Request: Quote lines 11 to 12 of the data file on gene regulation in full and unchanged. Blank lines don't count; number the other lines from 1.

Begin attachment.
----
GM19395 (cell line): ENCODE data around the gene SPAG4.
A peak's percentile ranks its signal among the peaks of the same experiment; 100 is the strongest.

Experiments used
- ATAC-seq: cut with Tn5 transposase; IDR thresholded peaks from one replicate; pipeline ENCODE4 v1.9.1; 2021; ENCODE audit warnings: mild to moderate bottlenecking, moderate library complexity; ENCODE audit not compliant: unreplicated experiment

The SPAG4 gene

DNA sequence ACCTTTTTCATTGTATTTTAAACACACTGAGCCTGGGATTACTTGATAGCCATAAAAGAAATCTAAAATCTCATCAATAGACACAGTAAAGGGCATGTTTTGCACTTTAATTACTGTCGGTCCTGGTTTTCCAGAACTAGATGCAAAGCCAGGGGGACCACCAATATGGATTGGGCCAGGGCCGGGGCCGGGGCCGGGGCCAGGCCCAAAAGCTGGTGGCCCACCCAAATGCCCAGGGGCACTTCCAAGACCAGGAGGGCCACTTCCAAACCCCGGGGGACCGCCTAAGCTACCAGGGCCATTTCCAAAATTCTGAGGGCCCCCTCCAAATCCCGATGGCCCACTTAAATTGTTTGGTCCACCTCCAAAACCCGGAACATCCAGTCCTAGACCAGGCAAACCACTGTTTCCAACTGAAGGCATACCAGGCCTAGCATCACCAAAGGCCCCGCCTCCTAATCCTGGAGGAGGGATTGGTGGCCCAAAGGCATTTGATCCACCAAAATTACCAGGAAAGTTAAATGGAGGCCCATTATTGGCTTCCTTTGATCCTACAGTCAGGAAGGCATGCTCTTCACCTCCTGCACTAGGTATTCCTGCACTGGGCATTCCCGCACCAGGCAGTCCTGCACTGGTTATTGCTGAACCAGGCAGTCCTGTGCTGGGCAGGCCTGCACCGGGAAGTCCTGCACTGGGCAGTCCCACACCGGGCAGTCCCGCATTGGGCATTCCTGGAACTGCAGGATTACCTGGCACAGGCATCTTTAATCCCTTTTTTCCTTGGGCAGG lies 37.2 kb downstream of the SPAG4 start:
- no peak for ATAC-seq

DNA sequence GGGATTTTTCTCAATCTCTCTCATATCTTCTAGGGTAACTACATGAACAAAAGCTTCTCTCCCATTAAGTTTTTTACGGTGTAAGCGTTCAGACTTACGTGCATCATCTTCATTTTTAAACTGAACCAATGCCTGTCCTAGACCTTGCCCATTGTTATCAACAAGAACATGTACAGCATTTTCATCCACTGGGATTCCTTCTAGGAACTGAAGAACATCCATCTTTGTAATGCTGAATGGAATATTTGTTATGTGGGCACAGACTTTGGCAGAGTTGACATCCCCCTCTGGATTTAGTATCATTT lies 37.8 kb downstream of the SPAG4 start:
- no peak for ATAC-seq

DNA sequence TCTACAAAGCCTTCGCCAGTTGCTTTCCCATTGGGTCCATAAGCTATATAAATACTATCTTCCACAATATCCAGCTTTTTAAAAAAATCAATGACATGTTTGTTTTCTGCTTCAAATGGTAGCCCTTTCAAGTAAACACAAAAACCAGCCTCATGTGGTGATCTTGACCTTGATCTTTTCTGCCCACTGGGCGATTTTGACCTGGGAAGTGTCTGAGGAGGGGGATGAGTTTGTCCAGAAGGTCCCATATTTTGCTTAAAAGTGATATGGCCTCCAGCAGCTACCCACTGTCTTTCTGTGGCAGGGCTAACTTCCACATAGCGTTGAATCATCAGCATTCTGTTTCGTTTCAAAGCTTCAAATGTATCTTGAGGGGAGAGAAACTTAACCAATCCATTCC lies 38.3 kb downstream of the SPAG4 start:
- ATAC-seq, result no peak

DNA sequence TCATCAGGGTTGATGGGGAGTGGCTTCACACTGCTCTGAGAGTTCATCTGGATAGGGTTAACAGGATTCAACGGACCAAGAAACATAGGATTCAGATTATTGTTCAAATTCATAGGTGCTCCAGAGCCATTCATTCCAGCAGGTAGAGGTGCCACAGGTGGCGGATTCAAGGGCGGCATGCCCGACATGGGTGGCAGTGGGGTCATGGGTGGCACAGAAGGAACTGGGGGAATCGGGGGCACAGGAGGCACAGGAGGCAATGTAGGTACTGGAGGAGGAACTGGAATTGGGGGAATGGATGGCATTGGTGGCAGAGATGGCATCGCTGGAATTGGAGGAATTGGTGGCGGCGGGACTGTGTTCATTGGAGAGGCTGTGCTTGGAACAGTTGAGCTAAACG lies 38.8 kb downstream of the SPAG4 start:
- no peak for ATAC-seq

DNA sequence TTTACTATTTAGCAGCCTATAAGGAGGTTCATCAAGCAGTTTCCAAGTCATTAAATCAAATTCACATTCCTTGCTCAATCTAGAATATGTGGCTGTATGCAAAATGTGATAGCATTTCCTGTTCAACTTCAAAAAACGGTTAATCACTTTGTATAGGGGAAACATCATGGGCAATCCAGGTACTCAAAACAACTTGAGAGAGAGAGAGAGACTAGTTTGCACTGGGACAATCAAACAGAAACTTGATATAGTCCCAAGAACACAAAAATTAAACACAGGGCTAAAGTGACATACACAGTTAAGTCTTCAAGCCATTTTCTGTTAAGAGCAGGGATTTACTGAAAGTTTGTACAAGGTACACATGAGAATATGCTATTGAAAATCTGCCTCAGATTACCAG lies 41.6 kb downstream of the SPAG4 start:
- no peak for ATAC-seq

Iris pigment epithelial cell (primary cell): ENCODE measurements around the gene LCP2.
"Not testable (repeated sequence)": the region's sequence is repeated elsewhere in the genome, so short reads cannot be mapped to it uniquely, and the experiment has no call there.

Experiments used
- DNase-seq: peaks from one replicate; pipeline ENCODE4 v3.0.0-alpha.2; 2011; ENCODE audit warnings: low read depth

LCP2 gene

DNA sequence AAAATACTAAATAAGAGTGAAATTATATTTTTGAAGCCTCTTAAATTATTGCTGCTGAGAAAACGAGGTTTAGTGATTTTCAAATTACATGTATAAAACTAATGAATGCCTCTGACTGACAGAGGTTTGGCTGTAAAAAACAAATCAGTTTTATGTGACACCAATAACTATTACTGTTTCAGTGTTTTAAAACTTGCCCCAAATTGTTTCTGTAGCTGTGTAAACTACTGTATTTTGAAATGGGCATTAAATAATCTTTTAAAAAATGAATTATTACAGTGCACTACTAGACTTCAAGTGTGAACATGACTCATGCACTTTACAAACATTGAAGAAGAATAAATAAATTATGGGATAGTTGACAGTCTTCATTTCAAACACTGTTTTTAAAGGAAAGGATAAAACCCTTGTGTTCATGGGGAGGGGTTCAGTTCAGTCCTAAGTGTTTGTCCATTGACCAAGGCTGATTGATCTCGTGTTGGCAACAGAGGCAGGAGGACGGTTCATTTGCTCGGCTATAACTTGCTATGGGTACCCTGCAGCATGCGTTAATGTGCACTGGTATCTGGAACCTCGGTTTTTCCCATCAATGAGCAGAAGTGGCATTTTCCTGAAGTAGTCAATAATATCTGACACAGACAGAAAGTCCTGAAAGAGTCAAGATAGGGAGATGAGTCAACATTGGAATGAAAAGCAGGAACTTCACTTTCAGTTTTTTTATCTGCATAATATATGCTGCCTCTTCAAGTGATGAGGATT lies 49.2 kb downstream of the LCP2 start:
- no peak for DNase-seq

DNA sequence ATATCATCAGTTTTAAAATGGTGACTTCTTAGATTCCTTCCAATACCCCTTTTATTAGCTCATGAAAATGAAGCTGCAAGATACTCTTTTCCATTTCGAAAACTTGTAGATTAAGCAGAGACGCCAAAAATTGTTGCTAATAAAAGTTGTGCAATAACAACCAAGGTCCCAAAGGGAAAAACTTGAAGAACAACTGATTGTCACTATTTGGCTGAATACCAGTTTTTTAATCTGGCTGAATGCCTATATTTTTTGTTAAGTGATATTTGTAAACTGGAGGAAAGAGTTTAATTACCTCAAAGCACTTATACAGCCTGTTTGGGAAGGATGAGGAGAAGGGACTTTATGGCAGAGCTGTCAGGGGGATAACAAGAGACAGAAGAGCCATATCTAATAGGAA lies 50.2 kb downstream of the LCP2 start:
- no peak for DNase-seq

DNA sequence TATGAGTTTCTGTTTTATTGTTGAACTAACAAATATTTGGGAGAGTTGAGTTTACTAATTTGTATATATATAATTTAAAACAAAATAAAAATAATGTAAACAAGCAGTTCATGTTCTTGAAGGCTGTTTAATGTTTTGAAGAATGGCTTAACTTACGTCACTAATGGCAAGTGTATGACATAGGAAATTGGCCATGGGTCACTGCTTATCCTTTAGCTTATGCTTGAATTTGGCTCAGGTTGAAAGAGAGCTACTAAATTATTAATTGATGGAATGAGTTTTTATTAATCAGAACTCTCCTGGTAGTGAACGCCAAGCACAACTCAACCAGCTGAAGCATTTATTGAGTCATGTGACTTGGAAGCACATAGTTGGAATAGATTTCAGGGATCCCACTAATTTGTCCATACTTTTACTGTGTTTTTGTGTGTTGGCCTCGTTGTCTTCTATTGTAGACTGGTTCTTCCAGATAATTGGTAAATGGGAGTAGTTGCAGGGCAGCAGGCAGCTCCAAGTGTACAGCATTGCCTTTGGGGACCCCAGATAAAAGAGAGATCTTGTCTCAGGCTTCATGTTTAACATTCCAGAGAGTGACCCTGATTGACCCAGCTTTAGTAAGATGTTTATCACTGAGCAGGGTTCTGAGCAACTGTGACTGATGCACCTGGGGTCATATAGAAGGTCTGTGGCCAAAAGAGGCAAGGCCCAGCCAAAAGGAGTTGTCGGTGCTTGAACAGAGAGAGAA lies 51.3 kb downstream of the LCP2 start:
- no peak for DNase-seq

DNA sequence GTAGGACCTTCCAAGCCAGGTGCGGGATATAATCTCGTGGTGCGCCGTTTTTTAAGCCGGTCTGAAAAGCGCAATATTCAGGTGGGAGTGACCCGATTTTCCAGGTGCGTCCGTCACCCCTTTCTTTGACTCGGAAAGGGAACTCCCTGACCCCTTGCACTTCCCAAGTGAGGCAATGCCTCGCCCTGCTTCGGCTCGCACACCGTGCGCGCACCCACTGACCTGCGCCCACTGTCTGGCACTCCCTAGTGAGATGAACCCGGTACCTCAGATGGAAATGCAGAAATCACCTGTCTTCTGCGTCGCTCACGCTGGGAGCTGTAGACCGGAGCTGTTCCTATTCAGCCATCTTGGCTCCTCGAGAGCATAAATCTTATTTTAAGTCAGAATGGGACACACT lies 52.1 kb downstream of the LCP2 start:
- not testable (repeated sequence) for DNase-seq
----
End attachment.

- ATAC-seq, result no peak

DNA sequence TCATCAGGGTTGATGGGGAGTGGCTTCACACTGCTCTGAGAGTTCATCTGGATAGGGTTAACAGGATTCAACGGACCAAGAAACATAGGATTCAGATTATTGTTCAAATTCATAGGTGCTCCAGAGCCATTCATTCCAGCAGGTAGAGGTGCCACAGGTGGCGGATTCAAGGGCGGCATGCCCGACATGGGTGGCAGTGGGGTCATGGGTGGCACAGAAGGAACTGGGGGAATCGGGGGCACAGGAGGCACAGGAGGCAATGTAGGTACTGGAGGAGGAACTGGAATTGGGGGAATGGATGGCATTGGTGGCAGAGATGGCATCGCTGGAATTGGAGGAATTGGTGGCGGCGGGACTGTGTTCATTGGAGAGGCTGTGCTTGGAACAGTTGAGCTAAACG lies 38.8 kb downstream of the SPAG4 start: